Whether Canada will join the U.S.-Mexico trade agreement for a new trilateral deal is still unclear.

The American Apparel & Footwear Association and the National Retail Federation are still hoping for a trilateral agreement between the U.S., Canada and Mexico.

AAFA’s executive vice president Steve Lamar said, “We welcome progress with Mexico, and urge Canada to be brought in quickly to keep the agreement trilateral. We look forward to reviewing details with members.”

Lamar made the comment following the news Monday morning that the U.S. has reached a preliminary bilateral understanding with Mexico on trade and President Trump tweeting that he’ll be “terminating” the North American Free Trade Agreement once a deal is reached with Canada.

Rick Helfenbein, president and chief executive officer of the AAFA, emphasized the need for Canada to be part of any final agreement. He also encouraged the administration to share the details of the agreement so the business community can see what the impact will be on North American supply chains and share feedback with the administration and Congress.

“It is important to remember that the existing NAFTA works well for the apparel and footwear industry and its nearly 4 million U.S. workers, while at the same time providing real value to our U.S. consumers. Any update to the agreement must continue to support these American jobs, promote trade linkages, and be seamlessly implemented to be considered a success. It is with this in mind that we are deeply concerned to hear any mention of withdrawal or termination of the existing agreement at this late stage,” Helfenbein said.

Few details were provided, except that the new preliminary trade deal is being called the United States-Mexico Trade Agreement and seems to be narrowly focused on automobile manufacturing. The agreement is expected to be the first step toward scrapping NAFTA.

Matthew Shay, NRF’s president and ceo, said pulling out of the trade deal could be a major blow to retailers. A study by A.T. Kearney earlier this year found that such a move could result in American businesses and consumers facing $16 billion annually in higher costs.

“Coming to terms with Mexico is an encouraging sign, but threatening to pull out of the existing agreement is not,” Shay said. “NAFTA supports millions of U.S. jobs and provides hardworking American families access to more products at lower prices. To preserve these benefits and protect complex, sophisticated and efficient supply chains, the administration must bring Canada, an essential trading partner, back to the bargaining table and deliver a trilateral deal. We hope all parties will resolve their remaining differences, and we will assess any final agreement based on whether it promotes U.S. economic growth and continues to improve the lives of American workers and consumers.”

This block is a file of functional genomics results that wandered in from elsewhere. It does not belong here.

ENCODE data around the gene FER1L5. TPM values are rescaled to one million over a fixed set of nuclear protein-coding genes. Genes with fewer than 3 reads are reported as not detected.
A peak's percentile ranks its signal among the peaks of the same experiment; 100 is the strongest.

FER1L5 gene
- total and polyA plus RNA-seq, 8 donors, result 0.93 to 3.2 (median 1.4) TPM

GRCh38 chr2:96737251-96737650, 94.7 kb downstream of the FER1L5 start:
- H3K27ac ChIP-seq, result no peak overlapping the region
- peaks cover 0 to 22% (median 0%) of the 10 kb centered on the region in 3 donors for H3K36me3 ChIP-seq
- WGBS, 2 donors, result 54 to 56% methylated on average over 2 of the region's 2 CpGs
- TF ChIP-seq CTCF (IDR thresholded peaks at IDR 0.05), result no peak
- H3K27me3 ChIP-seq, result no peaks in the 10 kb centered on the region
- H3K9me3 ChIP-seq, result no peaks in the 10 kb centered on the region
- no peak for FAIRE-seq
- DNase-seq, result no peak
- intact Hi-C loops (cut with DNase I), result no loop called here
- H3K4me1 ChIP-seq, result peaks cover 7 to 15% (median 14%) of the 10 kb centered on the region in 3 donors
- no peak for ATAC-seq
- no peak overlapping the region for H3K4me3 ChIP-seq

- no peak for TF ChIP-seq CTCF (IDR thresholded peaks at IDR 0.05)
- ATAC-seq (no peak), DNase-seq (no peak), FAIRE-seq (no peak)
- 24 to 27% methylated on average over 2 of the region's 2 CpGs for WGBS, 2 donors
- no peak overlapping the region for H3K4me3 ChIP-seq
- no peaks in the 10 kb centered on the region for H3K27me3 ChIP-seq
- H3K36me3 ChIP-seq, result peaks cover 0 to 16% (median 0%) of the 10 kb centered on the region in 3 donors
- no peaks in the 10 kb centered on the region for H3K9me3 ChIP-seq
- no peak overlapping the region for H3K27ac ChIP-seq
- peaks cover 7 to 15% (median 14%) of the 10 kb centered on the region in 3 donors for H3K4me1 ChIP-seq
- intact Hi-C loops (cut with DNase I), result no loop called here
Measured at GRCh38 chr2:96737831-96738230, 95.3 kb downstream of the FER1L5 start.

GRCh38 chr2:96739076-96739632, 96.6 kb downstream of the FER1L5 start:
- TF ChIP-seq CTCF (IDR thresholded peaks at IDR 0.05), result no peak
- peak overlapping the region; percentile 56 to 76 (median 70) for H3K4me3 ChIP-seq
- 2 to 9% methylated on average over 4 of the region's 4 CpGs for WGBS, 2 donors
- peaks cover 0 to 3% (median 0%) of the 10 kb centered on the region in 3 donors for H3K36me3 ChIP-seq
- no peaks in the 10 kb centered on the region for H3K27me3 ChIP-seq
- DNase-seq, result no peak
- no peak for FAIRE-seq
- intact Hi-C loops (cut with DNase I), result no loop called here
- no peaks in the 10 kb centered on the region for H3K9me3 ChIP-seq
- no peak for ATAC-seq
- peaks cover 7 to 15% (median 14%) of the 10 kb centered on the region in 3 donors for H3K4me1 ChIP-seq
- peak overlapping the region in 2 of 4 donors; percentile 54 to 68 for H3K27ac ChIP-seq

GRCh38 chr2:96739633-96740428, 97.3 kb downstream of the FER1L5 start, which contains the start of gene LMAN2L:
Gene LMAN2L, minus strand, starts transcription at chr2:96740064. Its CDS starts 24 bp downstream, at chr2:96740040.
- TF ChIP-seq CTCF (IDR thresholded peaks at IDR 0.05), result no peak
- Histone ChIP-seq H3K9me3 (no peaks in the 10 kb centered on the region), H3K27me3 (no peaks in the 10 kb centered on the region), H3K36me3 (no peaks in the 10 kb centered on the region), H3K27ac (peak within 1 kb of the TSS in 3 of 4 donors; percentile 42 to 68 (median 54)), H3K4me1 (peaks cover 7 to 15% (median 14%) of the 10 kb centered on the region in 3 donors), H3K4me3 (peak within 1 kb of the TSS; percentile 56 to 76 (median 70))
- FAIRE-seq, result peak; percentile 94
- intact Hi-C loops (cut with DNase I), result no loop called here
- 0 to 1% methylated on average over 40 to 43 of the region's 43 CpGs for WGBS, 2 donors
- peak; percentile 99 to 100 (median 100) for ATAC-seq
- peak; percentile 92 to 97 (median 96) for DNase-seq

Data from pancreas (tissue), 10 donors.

Trump said he expects “one way or the other” to reach a deal with Canada, too. The president also said that Canada may or may not join the trade agreement with Mexico. That leaves the door open for a possible separate bilateral agreement with Canada. And if that were to occur where there are separate bilateral agreements each with Mexico and Canada, that would represent a change in trade policy for the U.S., at least under President Trump’s administration. It’s a move that also could cause new headaches for several industries that rely upon supply chains across all three countries.

Trump made the Oval Office announcement Monday morning, stating, “It’s a big day for trade.” He also spoke by telephone with Mexican President Enrique Peña Nieto, who was heard on speakerphone stating that the development is a “positive” for both countries. The Mexican president also tweeted that he has spoken with Canadian Prime Minister Justin Trudeau about taking part in the process. He said he was working on getting a trilateral agreement in place with the U.S. and Canada.

Whether Trump can really “terminate” NAFTA remains to be seen. Any revisions to the trade deal requires congressional approval. Another open question is whether any U.S.-Mexico agreement can be finalized in time for ratification by the Mexican government before December. The timing is a key point because that’s when Mexican President-elect Andrés Manuel López Obrador takes office. If the process should drag into December, the president-elect is likely to want revisions to the preliminary agreement negotiated by Peña Nieto’s administration, which could mean another round of negotiations between the two countries.